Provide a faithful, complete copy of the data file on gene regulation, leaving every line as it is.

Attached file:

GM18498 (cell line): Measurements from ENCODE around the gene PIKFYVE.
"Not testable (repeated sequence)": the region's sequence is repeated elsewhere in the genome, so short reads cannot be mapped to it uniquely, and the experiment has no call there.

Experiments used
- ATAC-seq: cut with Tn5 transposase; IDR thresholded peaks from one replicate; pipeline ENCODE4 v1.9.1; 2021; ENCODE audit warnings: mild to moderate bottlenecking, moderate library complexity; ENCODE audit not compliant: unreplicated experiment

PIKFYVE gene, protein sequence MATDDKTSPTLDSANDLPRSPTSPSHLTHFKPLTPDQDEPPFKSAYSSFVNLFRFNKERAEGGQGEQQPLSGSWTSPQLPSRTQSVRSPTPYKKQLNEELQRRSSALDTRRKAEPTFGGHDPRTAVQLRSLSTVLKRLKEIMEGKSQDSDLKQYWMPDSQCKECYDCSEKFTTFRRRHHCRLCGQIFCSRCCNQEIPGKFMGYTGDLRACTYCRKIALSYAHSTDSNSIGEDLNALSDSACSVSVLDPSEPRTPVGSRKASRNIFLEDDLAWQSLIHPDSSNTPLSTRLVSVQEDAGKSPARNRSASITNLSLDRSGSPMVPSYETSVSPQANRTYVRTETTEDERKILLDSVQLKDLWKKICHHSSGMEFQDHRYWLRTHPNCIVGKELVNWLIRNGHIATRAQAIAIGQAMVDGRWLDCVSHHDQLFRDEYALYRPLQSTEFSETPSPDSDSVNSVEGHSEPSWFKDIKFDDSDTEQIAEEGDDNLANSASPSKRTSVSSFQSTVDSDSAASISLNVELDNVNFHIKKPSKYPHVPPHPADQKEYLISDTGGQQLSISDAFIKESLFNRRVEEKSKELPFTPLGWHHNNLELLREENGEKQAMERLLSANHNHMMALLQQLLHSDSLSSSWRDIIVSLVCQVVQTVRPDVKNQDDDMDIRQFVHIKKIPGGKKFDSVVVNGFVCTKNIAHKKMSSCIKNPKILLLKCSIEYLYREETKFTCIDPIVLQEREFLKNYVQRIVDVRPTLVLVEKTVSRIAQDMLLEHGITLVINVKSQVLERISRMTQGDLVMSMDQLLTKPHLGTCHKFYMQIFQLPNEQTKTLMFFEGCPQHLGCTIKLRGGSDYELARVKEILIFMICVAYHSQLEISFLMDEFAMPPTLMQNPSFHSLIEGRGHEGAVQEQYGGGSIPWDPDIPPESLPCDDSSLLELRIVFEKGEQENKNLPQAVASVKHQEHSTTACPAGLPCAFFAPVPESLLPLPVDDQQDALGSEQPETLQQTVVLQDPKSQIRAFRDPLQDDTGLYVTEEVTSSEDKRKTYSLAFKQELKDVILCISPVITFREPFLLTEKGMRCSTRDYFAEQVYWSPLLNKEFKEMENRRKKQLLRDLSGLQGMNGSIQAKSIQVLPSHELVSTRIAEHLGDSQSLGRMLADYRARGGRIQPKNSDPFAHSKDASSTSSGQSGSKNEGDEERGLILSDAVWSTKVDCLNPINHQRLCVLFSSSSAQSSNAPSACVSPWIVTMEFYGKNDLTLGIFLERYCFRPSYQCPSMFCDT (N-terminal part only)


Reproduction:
GM18498 (cell line): Measurements from ENCODE around the gene PIKFYVE.
"Not testable (repeated sequence)": the region's sequence is repeated elsewhere in the genome, so short reads cannot be mapped to it uniquely, and the experiment has no call there.

Experiments used
- ATAC-seq: cut with Tn5 transposase; IDR thresholded peaks from one replicate; pipeline ENCODE4 v1.9.1; 2021; ENCODE audit warnings: mild to moderate bottlenecking, moderate library complexity; ENCODE audit not compliant: unreplicated experiment

PIKFYVE gene, protein sequence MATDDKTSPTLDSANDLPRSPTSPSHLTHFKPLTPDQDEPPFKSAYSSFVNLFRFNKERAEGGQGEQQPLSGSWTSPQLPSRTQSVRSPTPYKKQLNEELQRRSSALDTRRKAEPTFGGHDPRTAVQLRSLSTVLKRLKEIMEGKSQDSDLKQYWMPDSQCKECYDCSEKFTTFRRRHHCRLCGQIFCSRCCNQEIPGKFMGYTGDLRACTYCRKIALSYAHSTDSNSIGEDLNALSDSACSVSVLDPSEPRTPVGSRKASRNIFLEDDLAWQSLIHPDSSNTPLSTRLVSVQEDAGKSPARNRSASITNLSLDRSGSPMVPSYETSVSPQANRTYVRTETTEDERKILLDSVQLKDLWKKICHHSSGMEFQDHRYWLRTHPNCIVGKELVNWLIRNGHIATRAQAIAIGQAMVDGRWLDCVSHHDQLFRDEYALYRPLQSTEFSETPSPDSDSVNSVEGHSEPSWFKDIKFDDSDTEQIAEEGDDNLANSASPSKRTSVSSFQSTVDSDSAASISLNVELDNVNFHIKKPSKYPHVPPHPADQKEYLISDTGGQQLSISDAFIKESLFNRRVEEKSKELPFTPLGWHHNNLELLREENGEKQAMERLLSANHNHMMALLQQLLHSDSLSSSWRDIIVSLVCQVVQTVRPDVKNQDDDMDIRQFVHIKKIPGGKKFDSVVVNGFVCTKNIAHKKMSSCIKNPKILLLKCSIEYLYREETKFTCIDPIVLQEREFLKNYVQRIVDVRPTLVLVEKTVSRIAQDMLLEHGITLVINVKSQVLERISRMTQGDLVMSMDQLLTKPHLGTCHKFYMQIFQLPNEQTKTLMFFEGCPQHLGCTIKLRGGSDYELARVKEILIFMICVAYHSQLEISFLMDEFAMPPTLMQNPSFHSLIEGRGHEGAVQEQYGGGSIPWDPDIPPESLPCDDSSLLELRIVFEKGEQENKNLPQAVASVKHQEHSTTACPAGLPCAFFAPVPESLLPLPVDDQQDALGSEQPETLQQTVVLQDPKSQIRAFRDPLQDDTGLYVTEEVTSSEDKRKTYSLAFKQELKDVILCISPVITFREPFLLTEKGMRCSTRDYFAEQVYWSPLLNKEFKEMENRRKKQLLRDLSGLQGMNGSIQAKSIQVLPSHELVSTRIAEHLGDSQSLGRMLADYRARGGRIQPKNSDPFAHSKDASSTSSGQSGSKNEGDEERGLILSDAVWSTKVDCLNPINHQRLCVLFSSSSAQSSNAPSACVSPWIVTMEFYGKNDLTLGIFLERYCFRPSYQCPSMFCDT (N-terminal part only)